Now that you have saved your file, it is time to create the replicate weights. Click on “data” at the top of the menu bar and select “create weights”. Choose the type of replicate weight by clicking on the appropriate radio button on the right. The type of replicate weight that should be used depends on the design of your survey. For a simple random sample design, we will use jackknife 1 (jk1) because we do not have stratification. Click on the radio button to indicate the “VarUnit” variable. In this box you will indicate the PSU variable. If we had a stratified sample, we would click on the “VarStrat” radio button and put the strata variable in that box. Now we will click on OK and save the data file. WesVar will ask if you want to replace the existing data file. In our examples, we always say yes. However, if you are uncertain about which type of replicate weights to create, you can rename the current data file. By doing this, you will have two WesVar data files: one that does not have replicate weights (which you will not be able to analyze until you create replicate weights) and one with the replicate weights. You are now ready to analyze your data in WesVar.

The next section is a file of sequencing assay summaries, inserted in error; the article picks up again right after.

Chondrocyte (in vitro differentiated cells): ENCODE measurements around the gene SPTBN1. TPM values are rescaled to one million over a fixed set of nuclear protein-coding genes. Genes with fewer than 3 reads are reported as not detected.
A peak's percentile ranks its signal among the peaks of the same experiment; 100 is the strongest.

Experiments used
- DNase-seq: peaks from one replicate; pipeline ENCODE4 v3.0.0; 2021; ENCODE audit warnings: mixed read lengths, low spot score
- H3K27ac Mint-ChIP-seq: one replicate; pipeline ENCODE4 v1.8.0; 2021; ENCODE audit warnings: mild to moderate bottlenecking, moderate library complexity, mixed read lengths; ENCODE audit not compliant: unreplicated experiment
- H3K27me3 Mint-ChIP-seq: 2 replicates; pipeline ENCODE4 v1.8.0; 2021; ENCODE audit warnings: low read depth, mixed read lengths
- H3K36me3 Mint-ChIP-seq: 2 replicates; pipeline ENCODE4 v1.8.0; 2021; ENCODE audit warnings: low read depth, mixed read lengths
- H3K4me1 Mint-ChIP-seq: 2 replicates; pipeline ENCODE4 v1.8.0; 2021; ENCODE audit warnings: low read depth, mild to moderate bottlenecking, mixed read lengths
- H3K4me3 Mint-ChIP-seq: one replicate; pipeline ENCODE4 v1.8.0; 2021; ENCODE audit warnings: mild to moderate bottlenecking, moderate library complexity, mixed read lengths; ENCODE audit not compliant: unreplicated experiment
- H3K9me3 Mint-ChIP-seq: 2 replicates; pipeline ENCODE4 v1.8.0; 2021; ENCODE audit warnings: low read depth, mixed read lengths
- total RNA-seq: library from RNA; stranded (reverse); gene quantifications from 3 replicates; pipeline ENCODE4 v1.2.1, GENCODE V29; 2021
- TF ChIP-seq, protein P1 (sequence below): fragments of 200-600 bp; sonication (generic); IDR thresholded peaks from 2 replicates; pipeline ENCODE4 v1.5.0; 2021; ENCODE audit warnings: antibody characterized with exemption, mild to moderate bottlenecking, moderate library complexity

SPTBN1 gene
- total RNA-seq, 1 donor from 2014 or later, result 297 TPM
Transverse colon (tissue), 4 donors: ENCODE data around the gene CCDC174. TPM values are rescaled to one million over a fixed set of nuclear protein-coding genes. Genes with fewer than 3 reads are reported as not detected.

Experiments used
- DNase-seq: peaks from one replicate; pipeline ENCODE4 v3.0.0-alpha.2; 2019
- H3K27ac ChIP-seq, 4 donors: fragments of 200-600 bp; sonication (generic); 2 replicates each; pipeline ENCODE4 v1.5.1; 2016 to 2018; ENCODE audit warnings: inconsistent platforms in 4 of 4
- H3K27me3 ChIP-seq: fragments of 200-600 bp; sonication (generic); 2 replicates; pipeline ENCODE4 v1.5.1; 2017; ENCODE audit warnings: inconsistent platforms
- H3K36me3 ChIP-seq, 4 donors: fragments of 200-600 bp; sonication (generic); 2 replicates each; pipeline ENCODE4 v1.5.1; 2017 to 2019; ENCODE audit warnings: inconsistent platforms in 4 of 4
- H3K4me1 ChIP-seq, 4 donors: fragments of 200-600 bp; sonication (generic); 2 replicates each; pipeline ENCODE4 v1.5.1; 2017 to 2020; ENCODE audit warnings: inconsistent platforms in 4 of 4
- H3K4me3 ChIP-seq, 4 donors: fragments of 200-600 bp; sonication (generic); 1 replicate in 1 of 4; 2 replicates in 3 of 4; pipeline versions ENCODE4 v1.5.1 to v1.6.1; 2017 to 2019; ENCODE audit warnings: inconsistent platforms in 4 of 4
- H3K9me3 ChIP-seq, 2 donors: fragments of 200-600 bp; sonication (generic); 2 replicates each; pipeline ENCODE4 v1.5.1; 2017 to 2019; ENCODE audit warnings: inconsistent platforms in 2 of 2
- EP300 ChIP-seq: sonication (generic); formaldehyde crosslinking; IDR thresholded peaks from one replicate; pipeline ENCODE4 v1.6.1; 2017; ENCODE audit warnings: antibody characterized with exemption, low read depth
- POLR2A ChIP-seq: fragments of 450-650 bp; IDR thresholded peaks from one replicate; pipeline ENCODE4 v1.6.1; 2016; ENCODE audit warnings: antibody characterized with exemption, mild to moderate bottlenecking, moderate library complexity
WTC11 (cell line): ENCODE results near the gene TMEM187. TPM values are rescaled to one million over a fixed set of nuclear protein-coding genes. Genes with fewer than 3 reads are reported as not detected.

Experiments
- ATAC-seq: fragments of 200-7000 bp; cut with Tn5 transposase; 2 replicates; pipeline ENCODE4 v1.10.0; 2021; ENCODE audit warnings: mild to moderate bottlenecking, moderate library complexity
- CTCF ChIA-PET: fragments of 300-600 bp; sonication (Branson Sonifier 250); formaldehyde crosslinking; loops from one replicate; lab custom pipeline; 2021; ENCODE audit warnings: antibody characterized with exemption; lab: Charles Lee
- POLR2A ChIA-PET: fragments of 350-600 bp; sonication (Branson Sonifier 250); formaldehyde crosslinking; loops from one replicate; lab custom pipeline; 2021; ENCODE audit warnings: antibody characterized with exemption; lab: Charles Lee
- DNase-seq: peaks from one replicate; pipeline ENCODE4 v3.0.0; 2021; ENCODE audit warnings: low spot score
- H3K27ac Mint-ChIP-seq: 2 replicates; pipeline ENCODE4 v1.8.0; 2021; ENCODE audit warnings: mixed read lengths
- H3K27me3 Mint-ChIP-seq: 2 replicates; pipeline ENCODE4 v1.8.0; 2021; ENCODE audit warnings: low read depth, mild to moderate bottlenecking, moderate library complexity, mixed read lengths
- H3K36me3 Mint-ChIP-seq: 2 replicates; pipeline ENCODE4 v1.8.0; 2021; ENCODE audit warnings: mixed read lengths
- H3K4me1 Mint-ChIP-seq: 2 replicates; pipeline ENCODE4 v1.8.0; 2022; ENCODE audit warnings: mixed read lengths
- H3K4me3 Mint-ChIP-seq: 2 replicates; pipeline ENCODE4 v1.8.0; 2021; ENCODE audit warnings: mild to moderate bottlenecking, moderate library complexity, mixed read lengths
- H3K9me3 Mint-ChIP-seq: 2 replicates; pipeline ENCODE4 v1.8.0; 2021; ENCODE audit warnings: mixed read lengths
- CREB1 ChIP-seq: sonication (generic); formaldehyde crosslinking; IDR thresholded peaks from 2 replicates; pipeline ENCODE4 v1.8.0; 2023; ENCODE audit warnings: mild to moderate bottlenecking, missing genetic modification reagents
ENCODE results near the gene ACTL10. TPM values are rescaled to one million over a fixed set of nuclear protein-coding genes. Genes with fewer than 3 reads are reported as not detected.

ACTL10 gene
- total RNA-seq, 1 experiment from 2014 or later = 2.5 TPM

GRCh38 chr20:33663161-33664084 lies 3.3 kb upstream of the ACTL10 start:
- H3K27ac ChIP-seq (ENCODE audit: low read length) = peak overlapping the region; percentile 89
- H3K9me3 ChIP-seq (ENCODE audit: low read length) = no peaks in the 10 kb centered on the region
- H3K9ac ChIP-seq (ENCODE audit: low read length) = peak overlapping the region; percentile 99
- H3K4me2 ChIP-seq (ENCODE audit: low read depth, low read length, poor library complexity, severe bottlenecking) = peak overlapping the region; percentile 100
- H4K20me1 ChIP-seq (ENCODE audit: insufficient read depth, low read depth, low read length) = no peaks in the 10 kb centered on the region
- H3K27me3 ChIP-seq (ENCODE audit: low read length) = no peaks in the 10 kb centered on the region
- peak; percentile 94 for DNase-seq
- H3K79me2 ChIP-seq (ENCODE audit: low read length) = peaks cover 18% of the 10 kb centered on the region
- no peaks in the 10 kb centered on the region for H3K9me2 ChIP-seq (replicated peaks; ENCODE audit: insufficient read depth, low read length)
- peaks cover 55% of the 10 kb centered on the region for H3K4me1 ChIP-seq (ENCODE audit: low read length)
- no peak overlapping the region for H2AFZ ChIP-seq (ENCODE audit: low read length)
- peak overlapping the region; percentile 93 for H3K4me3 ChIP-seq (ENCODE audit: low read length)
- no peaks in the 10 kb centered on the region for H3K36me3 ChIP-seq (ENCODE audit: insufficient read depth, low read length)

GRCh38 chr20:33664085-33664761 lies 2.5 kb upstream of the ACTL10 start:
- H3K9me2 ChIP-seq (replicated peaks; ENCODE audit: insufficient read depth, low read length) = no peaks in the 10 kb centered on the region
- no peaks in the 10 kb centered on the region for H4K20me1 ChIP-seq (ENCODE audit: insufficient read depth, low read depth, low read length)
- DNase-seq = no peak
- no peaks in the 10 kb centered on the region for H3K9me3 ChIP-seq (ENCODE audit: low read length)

Overview of analyzing the data in WesVar